South Africa

In South Africa, methamphetamine is classified as a Schedule 5 drug, and is listed as Undesirable Dependence-Producing Substances in Part III of Schedule 2 of the Drugs and Drug Trafficking Act, 1992 (Act No 140 of 1992).[25] Commonly called "tik", it is mostly abused by youths under the age of 20 in the Cape Flats areas.

United Kingdom

In the UK, methamphetamine was classified as a Class B drug under the Misuse of Drugs Act 1971. The maximum penalty for possession is five years imprisonment, and the maximum penalty for supplying is 14 years. If methamphetamine (or any other Class B drug) is prepared for injection, then it is re-classified as a Class A drug. The maximum penalty for such possession is seven years imprisonment, and the maximum penalty for supplying is life imprisonment.

In 2006, it was announced that methamphetamine is to be reclassified as a Class A drug and has been reclassed as such, following a recommendation made by the Advisory Council on the Misuse of Drugs.[26]

United States

Methamphetamine is classified as a Schedule II substance by the Drug Enforcement Administration under the Convention on Psychotropic Substances.[27] While there is technically no difference between the laws regarding methamphetamine and other controlled stimulants, most medical professionals are averse to prescribing it due to its notoriety.

Methamphetamine is legally marketed in the United States under the trade name Desoxyn, manufactured by Ovation Pharma. Generic formulations of the drug are also available.

Methamphetamine has become a major focus of the 'war on drugs' in the US in recent years. In some areas of the United States, manufacturing methamphetamine is punishable by a mandatory ten-year prison sentence. In certain instances, however, judges have ruled for life in prison without the possibility of parole, especially in cases where victims were killed by overdoses or impure substances. Crackdowns on the theft of anhydrous ammonia, a substance used in the manufacture of the drug, have resulted in additional prison time.

See also



  1. ^ Methamphetamine and amphetamine pharmacokinetics in oral fluid and plasma after controlled oral methamphetamine administration to human volunteers.
  2. ^ MacKenzie R, Heischober B (1997). "Methamphetamine.". Pediatr Rev 18 (9): 305-9. PMID 9286149.
  3. ^ McGregor C, Srisurapanont M, Jittiwutikarn J, Laobhripatr S, Wongtan T, White J (2005). "The nature, time course and severity of methamphetamine withdrawal.". Addiction 100 (9): 1320-9. PMID 16128721.
  4. ^ The Price and Purity of Illicit Drugs: 1981 Through the Second Quarter of 2003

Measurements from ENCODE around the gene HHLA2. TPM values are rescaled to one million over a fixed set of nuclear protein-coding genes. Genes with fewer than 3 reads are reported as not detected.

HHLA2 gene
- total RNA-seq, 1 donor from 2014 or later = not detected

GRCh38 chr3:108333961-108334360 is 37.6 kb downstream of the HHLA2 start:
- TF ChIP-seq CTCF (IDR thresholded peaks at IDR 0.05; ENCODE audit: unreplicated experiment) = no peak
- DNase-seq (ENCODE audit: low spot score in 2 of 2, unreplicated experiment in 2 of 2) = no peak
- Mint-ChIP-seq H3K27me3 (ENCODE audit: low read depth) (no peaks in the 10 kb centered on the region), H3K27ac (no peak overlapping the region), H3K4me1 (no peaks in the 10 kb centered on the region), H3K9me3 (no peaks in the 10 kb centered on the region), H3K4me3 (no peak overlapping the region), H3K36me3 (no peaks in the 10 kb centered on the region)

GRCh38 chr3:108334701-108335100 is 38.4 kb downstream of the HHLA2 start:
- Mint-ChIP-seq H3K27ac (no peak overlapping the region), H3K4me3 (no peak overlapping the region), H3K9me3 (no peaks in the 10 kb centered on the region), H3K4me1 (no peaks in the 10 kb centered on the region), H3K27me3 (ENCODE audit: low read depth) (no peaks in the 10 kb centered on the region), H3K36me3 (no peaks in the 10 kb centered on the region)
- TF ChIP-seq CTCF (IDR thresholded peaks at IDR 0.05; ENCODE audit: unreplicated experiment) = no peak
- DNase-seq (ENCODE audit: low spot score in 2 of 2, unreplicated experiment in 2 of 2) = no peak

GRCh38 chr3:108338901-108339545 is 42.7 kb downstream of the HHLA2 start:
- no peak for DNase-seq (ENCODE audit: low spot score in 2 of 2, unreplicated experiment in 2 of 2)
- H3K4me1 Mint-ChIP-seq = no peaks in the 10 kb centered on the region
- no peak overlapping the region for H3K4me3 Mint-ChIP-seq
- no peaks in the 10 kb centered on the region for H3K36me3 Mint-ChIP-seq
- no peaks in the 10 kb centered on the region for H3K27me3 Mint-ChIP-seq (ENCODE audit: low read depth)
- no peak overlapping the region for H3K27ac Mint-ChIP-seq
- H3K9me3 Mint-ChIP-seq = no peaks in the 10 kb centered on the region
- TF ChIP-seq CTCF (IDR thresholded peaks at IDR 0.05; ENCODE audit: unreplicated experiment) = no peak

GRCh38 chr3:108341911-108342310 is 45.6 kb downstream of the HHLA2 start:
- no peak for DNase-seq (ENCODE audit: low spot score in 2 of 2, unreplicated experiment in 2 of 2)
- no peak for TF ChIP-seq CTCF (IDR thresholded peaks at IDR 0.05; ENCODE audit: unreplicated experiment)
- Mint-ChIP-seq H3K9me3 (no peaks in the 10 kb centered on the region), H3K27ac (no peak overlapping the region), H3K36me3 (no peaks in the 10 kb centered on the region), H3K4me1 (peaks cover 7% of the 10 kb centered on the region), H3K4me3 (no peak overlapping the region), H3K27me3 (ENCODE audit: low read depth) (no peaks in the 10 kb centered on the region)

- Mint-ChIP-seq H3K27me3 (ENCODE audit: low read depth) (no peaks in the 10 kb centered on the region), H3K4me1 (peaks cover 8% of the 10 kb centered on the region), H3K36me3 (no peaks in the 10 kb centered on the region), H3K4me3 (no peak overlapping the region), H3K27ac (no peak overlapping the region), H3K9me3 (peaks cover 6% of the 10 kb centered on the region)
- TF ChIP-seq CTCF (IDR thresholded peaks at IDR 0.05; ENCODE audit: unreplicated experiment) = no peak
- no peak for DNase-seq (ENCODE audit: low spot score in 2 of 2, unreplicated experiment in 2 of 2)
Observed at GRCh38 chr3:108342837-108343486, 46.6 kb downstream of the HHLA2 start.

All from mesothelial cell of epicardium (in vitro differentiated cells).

5. ^'8'03.pdf#search=%22%22peanut%20butter%20crank%22%22
  6. ^ SID 271075 PubChem Substance Page on Methamphetamine
  7. ^ Digital Creators Studio Yama-Arashi (2006-04-16). 抗うつ薬いろいろ (Various Antidepressants) (Japanese). 医療情報提供サービス. Retrieved on 2006-07-14.
  8. ^ M. TAMURA (1989-01-01). Japan: stimulant epidemics past and present. Bulletin on Narcotics pp. 83-93. United Nations Office on Drugs and Crime. Retrieved on 14 July, 2006.
  9. ^ Jefferson, David J. (2005-08-08). The Meth Epidemic: Inside America's New Drug Crisis. Newsweek. Retrieved on 2006-07-14.
  10. ^ Shafer, Jack (2005-08-03). Meth Madness at Newsweek: This is your magazine on drugs.. Slate. Retrieved on 2006-07-14.
  11. ^ (See the "Hot Pants" story.)
  12. ^
  13. ^
  14. ^ R.B. Rothman, M.H. Baumann (2002): Pharmacology and Therapeutics 95, 73-85 (page 76)
  15. ^ Itzhak Y, Martin J, Ali S (2002). "Methamphetamine-induced dopaminergic neurotoxicity in mice: long-lasting sensitization to the locomotor stimulation and desensitization to the rewarding effects of methamphetamine.". Prog Neuropsychopharmacol Biol Psychiatry 26 (6): 1177-83. PMID 12452543.
  16. ^ Bennett B, Hollingsworth C, Martin R, Harp J (1998). "Methamphetamine-induced alterations in dopamine transporter function.". Brain Res 782 (1-2): 219-27. PMID 9519266.
  17. ^
  18. ^ Shaner JW, Caries associated with methamphetamine abuse
  19. ^
  20. ^ Methamphetamine/Amphetamine Treatment Admissions, by Route of Administration
  21. ^ David Sheff, "My Addicted Son," New York Times Magazine, February 6, 2005, p. 44
  22. ^ Ellison, J.M.; Dobies, D.F. Ann. Emerg. Med., Vol 13, No 3, pp. 198-200
  23. ^
  24. ^
  25. ^ Crystal meth to be class A drug, BBC News, 14 June 2006
  26. ^